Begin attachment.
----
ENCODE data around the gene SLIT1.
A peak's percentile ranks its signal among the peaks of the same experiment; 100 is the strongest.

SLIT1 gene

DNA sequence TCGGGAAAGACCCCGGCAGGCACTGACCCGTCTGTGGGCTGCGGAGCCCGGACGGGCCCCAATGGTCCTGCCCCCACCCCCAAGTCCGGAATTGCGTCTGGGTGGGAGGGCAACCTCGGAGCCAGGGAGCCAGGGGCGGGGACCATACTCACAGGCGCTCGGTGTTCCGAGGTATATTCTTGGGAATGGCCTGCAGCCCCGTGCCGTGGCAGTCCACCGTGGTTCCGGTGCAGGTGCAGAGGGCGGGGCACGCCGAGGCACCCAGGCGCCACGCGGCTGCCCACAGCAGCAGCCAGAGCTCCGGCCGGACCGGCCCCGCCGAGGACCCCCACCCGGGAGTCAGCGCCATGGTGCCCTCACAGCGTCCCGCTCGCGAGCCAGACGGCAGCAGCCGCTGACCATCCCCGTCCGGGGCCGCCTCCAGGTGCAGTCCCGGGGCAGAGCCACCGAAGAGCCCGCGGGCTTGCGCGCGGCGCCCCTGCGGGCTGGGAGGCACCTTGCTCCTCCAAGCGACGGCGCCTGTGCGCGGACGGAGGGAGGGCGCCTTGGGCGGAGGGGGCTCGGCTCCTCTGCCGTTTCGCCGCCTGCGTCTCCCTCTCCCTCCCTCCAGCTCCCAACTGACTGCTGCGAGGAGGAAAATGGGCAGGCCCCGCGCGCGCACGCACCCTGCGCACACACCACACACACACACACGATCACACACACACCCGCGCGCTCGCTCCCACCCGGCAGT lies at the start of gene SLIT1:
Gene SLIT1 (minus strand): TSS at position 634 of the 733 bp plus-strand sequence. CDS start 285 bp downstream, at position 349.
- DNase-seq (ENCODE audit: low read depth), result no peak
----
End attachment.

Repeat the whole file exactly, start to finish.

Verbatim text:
ENCODE data around the gene SLIT1.
A peak's percentile ranks its signal among the peaks of the same experiment; 100 is the strongest.

SLIT1 gene

DNA sequence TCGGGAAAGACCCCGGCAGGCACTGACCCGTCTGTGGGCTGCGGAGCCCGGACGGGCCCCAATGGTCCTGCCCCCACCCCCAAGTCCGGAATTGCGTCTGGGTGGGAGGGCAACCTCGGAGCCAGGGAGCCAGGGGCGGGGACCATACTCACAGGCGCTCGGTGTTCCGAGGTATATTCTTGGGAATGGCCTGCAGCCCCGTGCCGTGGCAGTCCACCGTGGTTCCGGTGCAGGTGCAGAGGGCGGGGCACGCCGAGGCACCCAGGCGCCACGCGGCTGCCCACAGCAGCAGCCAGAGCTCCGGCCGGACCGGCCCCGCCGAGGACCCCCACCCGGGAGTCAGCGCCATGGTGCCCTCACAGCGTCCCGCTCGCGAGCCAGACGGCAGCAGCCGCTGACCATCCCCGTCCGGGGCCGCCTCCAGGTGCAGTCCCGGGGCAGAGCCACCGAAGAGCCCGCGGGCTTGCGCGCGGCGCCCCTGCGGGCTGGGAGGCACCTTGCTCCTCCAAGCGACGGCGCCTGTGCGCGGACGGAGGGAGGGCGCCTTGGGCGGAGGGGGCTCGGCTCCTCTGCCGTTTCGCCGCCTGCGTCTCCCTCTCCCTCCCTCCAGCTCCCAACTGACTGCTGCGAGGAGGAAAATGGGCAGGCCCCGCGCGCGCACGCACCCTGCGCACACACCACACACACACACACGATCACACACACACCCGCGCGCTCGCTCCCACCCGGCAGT lies at the start of gene SLIT1:
Gene SLIT1 (minus strand): TSS at position 634 of the 733 bp plus-strand sequence. CDS start 285 bp downstream, at position 349.
- DNase-seq (ENCODE audit: low read depth), result no peak